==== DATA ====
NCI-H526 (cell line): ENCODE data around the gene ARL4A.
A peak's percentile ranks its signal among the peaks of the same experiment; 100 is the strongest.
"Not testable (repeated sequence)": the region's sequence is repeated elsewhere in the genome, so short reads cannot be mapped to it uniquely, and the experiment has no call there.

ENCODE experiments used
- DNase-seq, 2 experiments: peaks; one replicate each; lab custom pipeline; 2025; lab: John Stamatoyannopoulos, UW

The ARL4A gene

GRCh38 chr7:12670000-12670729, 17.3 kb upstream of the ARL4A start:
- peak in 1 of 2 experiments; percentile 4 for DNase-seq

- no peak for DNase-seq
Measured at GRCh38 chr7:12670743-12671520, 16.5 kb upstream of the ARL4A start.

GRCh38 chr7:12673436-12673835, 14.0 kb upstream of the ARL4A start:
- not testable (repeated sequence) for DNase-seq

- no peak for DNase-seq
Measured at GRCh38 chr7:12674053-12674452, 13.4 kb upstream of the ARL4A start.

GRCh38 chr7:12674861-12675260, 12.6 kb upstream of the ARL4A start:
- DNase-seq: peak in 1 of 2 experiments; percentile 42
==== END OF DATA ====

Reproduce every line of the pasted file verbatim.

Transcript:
NCI-H526 (cell line): ENCODE data around the gene ARL4A.
A peak's percentile ranks its signal among the peaks of the same experiment; 100 is the strongest.
"Not testable (repeated sequence)": the region's sequence is repeated elsewhere in the genome, so short reads cannot be mapped to it uniquely, and the experiment has no call there.

ENCODE experiments used
- DNase-seq, 2 experiments: peaks; one replicate each; lab custom pipeline; 2025; lab: John Stamatoyannopoulos, UW

The ARL4A gene

GRCh38 chr7:12670000-12670729, 17.3 kb upstream of the ARL4A start:
- peak in 1 of 2 experiments; percentile 4 for DNase-seq

- no peak for DNase-seq
Measured at GRCh38 chr7:12670743-12671520, 16.5 kb upstream of the ARL4A start.

GRCh38 chr7:12673436-12673835, 14.0 kb upstream of the ARL4A start:
- not testable (repeated sequence) for DNase-seq

- no peak for DNase-seq
Measured at GRCh38 chr7:12674053-12674452, 13.4 kb upstream of the ARL4A start.

GRCh38 chr7:12674861-12675260, 12.6 kb upstream of the ARL4A start:
- DNase-seq: peak in 1 of 2 experiments; percentile 42